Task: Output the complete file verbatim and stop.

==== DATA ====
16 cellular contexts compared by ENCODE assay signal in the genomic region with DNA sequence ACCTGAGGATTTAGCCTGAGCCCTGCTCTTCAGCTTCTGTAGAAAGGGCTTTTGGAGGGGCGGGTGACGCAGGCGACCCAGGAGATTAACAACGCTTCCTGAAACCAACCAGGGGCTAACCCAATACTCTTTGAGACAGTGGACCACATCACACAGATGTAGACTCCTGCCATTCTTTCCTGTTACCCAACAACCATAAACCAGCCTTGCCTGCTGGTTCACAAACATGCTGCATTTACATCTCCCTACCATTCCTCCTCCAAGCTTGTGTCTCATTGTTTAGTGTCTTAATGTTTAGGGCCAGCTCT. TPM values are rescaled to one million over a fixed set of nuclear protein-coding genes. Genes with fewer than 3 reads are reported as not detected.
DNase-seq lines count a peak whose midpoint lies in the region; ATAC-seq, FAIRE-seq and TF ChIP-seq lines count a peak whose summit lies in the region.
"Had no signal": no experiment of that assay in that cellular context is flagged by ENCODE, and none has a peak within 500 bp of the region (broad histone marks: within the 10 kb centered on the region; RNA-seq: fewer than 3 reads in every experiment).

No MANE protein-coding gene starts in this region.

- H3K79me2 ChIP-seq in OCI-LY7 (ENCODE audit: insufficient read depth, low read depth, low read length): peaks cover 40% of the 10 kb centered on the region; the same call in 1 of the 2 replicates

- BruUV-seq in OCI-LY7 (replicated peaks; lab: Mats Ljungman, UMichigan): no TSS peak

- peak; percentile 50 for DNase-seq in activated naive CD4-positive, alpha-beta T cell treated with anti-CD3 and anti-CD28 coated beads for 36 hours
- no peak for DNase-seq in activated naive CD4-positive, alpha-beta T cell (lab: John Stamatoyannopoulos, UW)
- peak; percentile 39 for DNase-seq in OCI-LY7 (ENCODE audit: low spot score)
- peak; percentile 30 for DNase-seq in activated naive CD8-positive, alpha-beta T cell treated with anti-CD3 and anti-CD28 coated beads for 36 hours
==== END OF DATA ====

16 cellular contexts compared by ENCODE assay signal in the genomic region with DNA sequence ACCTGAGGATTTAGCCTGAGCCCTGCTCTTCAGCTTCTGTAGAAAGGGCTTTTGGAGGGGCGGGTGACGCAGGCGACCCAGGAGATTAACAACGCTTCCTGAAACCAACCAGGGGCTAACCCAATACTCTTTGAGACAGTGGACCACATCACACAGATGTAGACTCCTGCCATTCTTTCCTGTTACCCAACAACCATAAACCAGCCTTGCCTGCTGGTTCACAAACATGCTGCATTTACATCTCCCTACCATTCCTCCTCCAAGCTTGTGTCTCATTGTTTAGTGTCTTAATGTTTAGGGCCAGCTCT. TPM values are rescaled to one million over a fixed set of nuclear protein-coding genes. Genes with fewer than 3 reads are reported as not detected.
DNase-seq lines count a peak whose midpoint lies in the region; ATAC-seq, FAIRE-seq and TF ChIP-seq lines count a peak whose summit lies in the region.
"Had no signal": no experiment of that assay in that cellular context is flagged by ENCODE, and none has a peak within 500 bp of the region (broad histone marks: within the 10 kb centered on the region; RNA-seq: fewer than 3 reads in every experiment).

No MANE protein-coding gene starts in this region.

- H3K79me2 ChIP-seq in OCI-LY7 (ENCODE audit: insufficient read depth, low read depth, low read length): peaks cover 40% of the 10 kb centered on the region; the same call in 1 of the 2 replicates

- BruUV-seq in OCI-LY7 (replicated peaks; lab: Mats Ljungman, UMichigan): no TSS peak

- peak; percentile 50 for DNase-seq in activated naive CD4-positive, alpha-beta T cell treated with anti-CD3 and anti-CD28 coated beads for 36 hours
- no peak for DNase-seq in activated naive CD4-positive, alpha-beta T cell (lab: John Stamatoyannopoulos, UW)
- peak; percentile 39 for DNase-seq in OCI-LY7 (ENCODE audit: low spot score)
- peak; percentile 30 for DNase-seq in activated naive CD8-positive, alpha-beta T cell treated with anti-CD3 and anti-CD28 coated beads for 36 hours